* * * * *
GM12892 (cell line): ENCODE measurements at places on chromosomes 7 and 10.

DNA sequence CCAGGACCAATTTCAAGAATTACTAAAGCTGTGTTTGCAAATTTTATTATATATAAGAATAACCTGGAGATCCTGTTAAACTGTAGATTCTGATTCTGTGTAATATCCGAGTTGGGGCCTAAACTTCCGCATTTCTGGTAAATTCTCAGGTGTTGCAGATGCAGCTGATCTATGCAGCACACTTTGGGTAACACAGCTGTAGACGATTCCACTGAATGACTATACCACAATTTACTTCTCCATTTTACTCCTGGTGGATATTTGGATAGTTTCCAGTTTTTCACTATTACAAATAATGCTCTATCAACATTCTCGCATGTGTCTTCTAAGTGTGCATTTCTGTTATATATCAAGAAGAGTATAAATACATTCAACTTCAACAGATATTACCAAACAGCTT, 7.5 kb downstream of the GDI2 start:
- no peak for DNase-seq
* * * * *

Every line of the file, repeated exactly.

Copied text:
GM12892 (cell line): ENCODE measurements at places on chromosomes 7 and 10.

DNA sequence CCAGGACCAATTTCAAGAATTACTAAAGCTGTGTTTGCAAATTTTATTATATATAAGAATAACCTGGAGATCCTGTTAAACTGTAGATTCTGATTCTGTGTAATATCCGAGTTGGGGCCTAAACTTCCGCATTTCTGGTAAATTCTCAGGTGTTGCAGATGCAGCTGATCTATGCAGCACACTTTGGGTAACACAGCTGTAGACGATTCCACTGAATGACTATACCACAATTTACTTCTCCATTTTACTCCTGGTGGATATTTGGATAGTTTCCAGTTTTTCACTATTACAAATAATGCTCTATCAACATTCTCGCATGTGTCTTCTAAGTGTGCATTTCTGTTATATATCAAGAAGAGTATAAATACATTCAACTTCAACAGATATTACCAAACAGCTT, 7.5 kb downstream of the GDI2 start:
- no peak for DNase-seq